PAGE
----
TOKYO (REUTERS) - Bank of Japan Governor Haruhiko Kuroda on Thursday urged policymakers to heed the global spillover effects of diverging monetary policies among Japan, the United States and the euro-zone - particularly on emerging economies.
He noted last year's sharp oil price falls challenged central banks and raised the importance of more accurately measuring inflation expectations, a key channel for unconventional monetary policy to work.
"In emerging economies, monetary authorities have paid more attention to developments in foreign exchange rates and international capital flows" that are affected by the policy actions of major central banks, Mr Kuroda said in a speech to a BOJ-hosted seminar on central banking. "In addressing these international spillovers, how to use monetary policy, macro-prudential policy, and capital flow management policy in combination has come to be a crucial issue, particularly for countries that have financial system vulnerability," he said.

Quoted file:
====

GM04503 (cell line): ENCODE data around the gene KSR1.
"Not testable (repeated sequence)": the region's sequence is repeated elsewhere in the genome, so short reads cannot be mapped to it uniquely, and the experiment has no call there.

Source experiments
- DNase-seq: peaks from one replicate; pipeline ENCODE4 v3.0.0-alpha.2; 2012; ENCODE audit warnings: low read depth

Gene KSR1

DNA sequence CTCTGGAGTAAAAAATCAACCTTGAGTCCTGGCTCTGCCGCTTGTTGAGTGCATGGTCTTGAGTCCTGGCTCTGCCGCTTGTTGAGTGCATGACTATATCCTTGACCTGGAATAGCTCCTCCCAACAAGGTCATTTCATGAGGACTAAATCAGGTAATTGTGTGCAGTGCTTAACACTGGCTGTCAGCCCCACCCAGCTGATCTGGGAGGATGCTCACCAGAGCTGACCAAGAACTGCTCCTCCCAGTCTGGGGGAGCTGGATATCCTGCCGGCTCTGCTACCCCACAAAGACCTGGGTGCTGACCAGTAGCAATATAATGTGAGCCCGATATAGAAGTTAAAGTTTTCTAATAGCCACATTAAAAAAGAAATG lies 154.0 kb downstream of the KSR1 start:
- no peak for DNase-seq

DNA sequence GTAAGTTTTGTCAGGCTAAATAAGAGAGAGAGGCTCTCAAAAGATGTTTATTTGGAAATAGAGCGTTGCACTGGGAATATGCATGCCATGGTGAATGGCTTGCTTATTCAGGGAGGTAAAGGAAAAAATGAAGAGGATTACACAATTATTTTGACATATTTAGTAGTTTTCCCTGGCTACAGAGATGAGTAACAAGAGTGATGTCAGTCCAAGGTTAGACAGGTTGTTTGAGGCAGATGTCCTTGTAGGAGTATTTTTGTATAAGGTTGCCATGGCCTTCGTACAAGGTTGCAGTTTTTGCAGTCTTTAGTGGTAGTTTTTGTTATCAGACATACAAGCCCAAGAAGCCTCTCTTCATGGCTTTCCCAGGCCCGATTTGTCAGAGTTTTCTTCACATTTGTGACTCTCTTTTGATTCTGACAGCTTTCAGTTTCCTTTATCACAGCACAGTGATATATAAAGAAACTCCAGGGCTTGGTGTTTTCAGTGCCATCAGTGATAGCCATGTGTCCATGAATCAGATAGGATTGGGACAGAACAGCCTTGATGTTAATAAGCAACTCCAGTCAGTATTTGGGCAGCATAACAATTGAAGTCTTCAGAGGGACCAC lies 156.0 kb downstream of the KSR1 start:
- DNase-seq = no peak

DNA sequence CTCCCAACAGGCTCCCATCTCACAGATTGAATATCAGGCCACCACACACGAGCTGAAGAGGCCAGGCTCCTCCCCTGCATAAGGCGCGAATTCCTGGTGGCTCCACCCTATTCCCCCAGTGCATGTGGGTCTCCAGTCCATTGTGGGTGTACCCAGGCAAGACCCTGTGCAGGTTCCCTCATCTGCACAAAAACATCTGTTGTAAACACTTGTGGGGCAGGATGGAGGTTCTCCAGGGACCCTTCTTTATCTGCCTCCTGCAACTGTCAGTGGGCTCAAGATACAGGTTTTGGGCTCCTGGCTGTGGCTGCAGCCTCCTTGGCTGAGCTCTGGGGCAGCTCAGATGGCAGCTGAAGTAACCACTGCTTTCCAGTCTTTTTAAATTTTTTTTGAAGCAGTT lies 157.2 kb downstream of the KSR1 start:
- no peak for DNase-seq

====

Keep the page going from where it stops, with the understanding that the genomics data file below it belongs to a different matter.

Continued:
Investors have pushed up the dollar as the Federal Reserve eyes an interest rate hike, even as the BOJ and the European Central Bank maintain their ultra-loose monetary policies.
Some emerging economies worry that the Fed's proposed rate hikes, which are seen kicking off later this year, may complicate the their policy management by triggering a massive outflow of capital from their markets back to the United States.
Mr Kuroda said advanced central banks faced policy challenges of their own as last year's oil price slump slowed headline inflation and threatened to hurt public expectations that prices will rise in the future.
The BOJ expanded its massive stimulus last October to prevent the oil rout, and a subsequent slowdown in inflation, from delaying a sustained halt on deflation.
Inflation expectations are "obviously" one of the most important channels in which unconventional monetary policy, such as quantitative easing, reflates growth, Mr Kuroda said. "It is a major policy concern for central bankers to gain a better understanding of how to measure inflation expectations, how such expectations actually affect firms' price- and wage-setting behavior, as well as households' consumption decisions, and how to evaluate the degree to which inflation expectations are anchored," he said.